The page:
The baby boomer generation is retiring. As this happens, the life savings of about one million industry fund members will be at stake, says Kay Thawley, CEO of Industry Fund Services (IFS). This is because the financial advice and investment options that funds currently offer to people close to or entering retirement are inadequate. Thawley says they should be offered advice that recognises their complete financial situations – such as housing debt, dependants and non-super investments – not just their super balance. “The absence of that service in Australia is a great tragedy and people out there are suffering,” she says. Filling this void is one of the reasons Thawley joined IFS from NAB in early 2010. Being nearly 50 years of age, she has known people whose savings have stagnated or fallen after receiving poor or inadequate advice. “It’s hugely motivating to have the opportunity to do something worthwhile,” Thawley says.

IFS plays many roles for its stakeholders. It manages the $1.2-billion AUSfund, which aims to connect lost super balances with their owners, and is developing investment products, run by Industry Funds Management and advised by Frontier Investment Consulting, to offer to members. But its major new initiative will be embedding more options into the advice services provided by its advice arm, Industry Funds Financial Planning (IFFP), Thawley says. The financial crisis of 2008 exposed a glaring weakness of the superannuation system. Markets crashed as some fund members were preparing for or entering retirement. Savings diminished when they were needed most and many people were unable able to recoup losses by resuming work. Gains made through the accumulation years were largely lost. Much of the blame for this lies with the dearth of comprehensive financial advice services for retiring fund members with low and average balances, Thawley says. “Australians don’t fit into 10 risk profiles,” she says, illustrating industry funds’ inability to recognise the individual circumstances of members. This realisation is even echoing throughout the CBD offices of service providers to super funds.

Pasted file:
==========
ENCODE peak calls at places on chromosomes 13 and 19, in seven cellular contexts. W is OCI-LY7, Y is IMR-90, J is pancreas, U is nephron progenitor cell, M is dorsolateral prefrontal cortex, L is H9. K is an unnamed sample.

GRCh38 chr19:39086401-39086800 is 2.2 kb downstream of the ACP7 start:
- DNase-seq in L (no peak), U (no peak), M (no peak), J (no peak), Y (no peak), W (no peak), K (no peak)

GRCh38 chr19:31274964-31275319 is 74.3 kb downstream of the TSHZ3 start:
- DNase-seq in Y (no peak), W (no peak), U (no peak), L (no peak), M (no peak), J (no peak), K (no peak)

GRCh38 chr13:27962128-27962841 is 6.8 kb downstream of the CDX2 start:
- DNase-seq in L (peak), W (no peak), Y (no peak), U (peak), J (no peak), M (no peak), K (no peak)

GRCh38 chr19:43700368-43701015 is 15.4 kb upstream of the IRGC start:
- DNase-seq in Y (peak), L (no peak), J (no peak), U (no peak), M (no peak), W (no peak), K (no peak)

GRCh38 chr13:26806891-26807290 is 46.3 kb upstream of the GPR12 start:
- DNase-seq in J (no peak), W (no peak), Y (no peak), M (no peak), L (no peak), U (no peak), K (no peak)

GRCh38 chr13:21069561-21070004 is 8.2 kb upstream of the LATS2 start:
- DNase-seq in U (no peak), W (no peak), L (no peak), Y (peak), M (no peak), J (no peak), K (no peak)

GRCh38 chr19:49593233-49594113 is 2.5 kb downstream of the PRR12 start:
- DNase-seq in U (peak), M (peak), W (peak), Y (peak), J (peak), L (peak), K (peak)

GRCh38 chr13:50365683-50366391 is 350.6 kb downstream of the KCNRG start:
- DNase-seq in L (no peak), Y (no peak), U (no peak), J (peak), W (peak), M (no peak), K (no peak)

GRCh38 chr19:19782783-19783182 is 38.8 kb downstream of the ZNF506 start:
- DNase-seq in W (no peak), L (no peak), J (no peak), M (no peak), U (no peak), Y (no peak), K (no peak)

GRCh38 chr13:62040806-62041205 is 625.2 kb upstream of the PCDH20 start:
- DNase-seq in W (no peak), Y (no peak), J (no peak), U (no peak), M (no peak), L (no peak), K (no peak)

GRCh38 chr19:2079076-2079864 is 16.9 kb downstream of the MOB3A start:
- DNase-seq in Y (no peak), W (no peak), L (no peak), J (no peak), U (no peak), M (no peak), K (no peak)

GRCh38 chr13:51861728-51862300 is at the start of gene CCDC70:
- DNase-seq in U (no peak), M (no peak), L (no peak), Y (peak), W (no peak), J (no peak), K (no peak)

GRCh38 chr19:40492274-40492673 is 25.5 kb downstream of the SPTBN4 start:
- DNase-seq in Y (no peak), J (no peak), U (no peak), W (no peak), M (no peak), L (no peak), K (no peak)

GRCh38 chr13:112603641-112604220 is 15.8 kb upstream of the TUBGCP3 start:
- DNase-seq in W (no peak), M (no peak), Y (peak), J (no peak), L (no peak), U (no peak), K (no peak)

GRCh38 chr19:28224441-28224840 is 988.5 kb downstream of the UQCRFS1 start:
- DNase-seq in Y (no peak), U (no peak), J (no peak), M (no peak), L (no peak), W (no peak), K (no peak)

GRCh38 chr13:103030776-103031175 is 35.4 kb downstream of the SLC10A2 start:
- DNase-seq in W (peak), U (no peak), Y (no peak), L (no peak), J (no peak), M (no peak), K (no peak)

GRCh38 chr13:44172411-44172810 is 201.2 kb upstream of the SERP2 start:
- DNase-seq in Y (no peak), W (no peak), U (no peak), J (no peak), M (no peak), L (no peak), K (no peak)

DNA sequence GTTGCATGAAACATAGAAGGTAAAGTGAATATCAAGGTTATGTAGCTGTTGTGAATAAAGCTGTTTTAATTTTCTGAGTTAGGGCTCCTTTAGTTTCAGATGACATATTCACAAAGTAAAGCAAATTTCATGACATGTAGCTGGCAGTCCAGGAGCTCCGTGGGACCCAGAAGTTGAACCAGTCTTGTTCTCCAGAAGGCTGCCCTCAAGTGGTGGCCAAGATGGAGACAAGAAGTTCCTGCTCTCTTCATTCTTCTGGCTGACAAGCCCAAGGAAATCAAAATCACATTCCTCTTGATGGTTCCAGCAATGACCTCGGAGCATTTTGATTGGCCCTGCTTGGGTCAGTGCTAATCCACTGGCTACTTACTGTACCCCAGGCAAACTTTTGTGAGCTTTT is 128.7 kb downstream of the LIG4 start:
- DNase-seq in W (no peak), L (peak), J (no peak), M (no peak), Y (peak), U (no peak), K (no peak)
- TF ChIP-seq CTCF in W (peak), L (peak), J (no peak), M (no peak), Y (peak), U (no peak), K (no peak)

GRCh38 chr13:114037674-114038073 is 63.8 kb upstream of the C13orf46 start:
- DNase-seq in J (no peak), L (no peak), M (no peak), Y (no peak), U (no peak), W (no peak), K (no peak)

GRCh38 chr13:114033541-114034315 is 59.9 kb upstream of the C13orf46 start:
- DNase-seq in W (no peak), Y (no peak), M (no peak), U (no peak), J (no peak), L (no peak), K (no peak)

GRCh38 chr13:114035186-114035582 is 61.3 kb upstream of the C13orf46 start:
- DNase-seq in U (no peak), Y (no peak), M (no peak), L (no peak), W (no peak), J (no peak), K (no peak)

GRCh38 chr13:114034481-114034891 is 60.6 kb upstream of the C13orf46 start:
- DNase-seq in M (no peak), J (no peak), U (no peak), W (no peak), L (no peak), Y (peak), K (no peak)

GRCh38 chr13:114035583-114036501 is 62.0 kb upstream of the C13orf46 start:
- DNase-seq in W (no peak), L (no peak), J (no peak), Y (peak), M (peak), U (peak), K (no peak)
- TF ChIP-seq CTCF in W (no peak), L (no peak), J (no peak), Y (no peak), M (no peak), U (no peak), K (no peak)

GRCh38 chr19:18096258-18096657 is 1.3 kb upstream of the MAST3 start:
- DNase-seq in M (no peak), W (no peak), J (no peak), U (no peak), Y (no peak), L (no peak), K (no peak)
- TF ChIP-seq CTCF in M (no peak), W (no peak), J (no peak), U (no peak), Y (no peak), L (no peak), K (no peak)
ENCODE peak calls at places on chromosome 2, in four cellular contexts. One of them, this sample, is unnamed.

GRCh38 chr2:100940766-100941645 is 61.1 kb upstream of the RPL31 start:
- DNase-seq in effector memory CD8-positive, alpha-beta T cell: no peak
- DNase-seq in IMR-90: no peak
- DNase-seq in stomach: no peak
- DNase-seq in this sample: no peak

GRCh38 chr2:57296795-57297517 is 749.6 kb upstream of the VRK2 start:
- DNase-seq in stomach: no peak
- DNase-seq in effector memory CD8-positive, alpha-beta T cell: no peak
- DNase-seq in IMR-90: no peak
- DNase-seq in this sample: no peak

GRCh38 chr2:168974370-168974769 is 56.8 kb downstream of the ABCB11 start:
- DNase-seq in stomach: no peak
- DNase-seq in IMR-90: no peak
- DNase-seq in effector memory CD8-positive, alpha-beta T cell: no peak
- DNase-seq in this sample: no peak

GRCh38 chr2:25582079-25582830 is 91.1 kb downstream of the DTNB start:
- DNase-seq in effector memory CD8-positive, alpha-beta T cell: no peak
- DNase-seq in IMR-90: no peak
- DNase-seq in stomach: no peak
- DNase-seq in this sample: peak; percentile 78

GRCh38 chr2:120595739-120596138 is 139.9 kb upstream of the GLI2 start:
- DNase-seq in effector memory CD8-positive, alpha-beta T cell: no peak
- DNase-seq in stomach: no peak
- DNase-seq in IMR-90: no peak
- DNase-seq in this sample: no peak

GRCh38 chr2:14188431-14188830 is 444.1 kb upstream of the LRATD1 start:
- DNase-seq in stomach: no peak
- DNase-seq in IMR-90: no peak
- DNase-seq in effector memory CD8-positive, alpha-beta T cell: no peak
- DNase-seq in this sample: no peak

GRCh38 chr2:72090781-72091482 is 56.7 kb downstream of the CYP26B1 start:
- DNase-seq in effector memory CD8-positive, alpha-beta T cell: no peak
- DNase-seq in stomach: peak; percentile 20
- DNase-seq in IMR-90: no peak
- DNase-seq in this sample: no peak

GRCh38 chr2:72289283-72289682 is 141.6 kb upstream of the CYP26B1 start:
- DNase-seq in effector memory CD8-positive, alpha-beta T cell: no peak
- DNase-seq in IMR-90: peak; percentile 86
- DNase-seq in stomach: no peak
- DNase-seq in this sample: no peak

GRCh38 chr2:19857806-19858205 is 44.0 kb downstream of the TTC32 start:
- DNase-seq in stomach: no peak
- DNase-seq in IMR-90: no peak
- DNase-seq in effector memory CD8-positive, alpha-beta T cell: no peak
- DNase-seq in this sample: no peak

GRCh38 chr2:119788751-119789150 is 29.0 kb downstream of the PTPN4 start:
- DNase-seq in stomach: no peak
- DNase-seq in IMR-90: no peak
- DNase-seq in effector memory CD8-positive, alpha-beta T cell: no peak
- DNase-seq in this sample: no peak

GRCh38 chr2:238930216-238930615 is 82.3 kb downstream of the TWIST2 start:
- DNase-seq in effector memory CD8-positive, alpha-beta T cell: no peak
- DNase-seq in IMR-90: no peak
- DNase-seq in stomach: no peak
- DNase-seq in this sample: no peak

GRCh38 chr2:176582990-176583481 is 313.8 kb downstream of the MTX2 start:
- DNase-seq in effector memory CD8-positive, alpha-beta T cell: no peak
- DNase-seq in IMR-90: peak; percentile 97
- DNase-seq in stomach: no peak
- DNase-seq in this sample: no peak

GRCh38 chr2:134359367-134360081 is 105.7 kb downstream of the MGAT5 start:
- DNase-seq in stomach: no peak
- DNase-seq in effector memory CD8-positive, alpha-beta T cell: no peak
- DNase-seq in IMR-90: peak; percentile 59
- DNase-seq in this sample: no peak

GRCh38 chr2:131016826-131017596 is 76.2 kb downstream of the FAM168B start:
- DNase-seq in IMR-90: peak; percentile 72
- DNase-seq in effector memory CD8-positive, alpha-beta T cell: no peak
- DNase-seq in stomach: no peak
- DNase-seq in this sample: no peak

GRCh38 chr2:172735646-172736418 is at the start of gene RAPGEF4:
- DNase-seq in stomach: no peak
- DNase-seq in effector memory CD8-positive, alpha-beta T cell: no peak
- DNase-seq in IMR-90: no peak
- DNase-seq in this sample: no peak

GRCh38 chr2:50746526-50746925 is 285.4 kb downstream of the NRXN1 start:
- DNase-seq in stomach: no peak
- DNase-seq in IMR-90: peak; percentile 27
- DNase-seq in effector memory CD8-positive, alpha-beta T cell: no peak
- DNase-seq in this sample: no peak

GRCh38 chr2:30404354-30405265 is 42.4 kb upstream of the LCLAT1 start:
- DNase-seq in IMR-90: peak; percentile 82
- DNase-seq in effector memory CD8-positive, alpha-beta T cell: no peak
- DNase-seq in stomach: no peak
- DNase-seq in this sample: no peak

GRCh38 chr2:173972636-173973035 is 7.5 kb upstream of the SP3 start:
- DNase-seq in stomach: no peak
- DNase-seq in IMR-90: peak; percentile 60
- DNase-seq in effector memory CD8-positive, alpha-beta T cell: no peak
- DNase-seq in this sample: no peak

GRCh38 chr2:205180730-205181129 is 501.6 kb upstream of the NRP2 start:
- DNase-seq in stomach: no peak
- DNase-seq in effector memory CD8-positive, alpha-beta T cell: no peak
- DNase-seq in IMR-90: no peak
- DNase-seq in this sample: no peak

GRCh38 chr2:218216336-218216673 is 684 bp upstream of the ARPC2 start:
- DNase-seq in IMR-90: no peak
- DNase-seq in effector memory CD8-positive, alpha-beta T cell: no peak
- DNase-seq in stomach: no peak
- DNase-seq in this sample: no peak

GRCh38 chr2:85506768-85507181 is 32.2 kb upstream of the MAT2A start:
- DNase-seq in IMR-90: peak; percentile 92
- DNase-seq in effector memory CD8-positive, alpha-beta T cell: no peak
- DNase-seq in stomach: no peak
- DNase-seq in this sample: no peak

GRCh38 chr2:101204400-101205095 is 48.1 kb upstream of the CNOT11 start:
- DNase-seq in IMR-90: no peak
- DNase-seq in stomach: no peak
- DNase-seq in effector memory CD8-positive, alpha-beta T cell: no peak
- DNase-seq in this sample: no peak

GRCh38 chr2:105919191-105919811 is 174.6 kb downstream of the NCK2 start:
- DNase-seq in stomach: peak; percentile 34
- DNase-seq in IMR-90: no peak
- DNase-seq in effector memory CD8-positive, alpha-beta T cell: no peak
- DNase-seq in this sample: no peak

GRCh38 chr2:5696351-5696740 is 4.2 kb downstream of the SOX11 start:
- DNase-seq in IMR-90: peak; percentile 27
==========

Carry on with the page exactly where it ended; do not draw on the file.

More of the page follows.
“Until you discover individuals’ specific circumstances and spending patterns it’s very difficult to build a bespoke solution,” says John Wilson, domestic CEO of global bond manager PIMCO, says. “Do we want to gamble on the wellbeing of people based on a set of averages?” Greg Cooper, CEO of Schroder Investment Management in Australia, says the concept of an average person is outright wrong. “Individuals get different outcomes to the average,” Cooper says. But a common phenomenon among members is that they earn most of their investment returns towards the end of their working lives. This is when the amount of money at work is at its greatest. It is also when they are most vulnerable to the risk of capital loss. “The order in which we receive returns matters enormously,” Cooper says. A fund may perform well over a long time frame but this does not matter to members who begin to draw on their savings during or after a period of bad performance. Twenty-year returns are meaningless for someone retiring halfway through that period, he says. “It’s about the rate of return an individual earns, not the rate of return a fund or strategy earns.”

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